The NSW government has backed down on its energy efficient housing guidelines.
The targets require new homes to achieve a more stringent 40 per cent reduction on the average energy usage of a home in NSW. The targets were also due to be extended to alterations and additions from this date.
But now only free-standing houses and townhouses will need to meet the tougher standards, and then only in coastal areas. Houses in cooler climates will have a less stringent target of 25 per cent or 35 per cent, depending on which zone they are in.
The biggest change to the scheme is the Government’s decision to exempt blocks of units higher than six stories from the second stage of the scheme. They will have their energy-saving target frozen at 20 per cent.
As was reported a few weeks ago, blocks of high rise units are much more energy inefficient than free standing houses, nearly twice as much per person. Apparently much of the high energy usage is common costs – heated swimming pools, ventilation, and inefficient lighting. While I’ve never lived in a modern block of units, from visiting friends who do its always seemed that the common facilities usually seem poorly utilised. How do you rid yourself of them and where is the incentive to save when the costs are shared?
Industry says that the cost of implementing the new rules were prohibitive for units and would drive the costs up too much. While they are probably exaggerating the size it’s also no doubt true that it would push the price up some amount. Surely though an energy efficient block of units is more desirable to live in because of the cost savings over the long run? How do you tell an energy efficient house from a non-energy efficient house?
As I mentioned a few days ago, we are faced with hidden costs in a number of purchases, such as white goods but at least for them some effort has been made to rate their energy efficiency. I notice on the website you can get typical dollar costs for white goods. Hopefully it will appear on the in store labels.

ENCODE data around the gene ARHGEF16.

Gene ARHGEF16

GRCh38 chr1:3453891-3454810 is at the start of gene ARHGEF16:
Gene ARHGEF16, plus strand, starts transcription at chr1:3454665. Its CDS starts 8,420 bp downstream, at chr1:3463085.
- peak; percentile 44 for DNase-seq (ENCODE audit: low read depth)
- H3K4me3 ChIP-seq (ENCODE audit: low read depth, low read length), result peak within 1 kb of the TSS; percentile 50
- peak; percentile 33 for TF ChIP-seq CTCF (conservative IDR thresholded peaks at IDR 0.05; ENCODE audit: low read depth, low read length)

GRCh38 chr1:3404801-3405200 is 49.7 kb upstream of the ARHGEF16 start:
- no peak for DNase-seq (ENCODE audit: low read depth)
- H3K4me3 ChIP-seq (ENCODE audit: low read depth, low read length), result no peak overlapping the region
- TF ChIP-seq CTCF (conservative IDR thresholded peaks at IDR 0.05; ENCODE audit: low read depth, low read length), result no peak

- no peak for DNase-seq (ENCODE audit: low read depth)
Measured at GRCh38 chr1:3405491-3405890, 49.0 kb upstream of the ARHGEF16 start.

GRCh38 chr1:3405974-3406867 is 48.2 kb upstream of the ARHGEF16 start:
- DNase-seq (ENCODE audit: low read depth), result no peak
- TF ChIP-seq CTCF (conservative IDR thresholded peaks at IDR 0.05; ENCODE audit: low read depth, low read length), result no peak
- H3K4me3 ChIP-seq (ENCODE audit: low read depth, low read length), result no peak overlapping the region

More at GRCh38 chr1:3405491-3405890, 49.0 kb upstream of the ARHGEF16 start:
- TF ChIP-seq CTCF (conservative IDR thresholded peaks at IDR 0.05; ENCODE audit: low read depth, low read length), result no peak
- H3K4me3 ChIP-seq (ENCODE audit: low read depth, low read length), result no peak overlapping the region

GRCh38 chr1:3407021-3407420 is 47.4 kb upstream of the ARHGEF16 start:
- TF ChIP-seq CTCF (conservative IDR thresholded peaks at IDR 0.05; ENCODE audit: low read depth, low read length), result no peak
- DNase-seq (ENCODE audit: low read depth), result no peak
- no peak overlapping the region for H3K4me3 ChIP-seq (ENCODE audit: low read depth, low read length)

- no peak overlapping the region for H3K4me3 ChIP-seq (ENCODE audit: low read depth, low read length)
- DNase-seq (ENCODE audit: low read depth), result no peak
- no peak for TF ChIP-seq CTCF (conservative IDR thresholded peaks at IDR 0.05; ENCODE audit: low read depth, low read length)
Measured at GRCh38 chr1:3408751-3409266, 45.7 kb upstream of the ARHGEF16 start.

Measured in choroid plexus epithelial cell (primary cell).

As I suggested for white goods, we not only need a rating but some sort of dollar value comparison for houses . We really do need to know that with some typical usage parameters that this unit or house will cost about $500 more a year to run than some other house.
The good news and surprising news to me (its amazing what you can find with Google), is that there is already an Australian household rating system called NatHERS, which some the states are adopting. I was also going to suggest that it is done on all house sales and is mandatory to be published, but then I discover that the ACT has introduced a scheme where all houses being sold must be rated. So pretty much the only thing left for me to advocate is that we should be able to turn the energy efficiency rating into a typical dollar value easily, and that all states introduce it.
If this were done it would make the market for this much more transparent, and mean that you would be recouping at least a portion of the additional money that you spent on putting in energy efficient fittings in the first place. I can’t help but think that such measures, along with a carbon tax, would pretty soon start making people able to think carefully about their energy usage and give industry an incentive to build more cleverly rather than needing to be forced by the sorts of rules discussed above.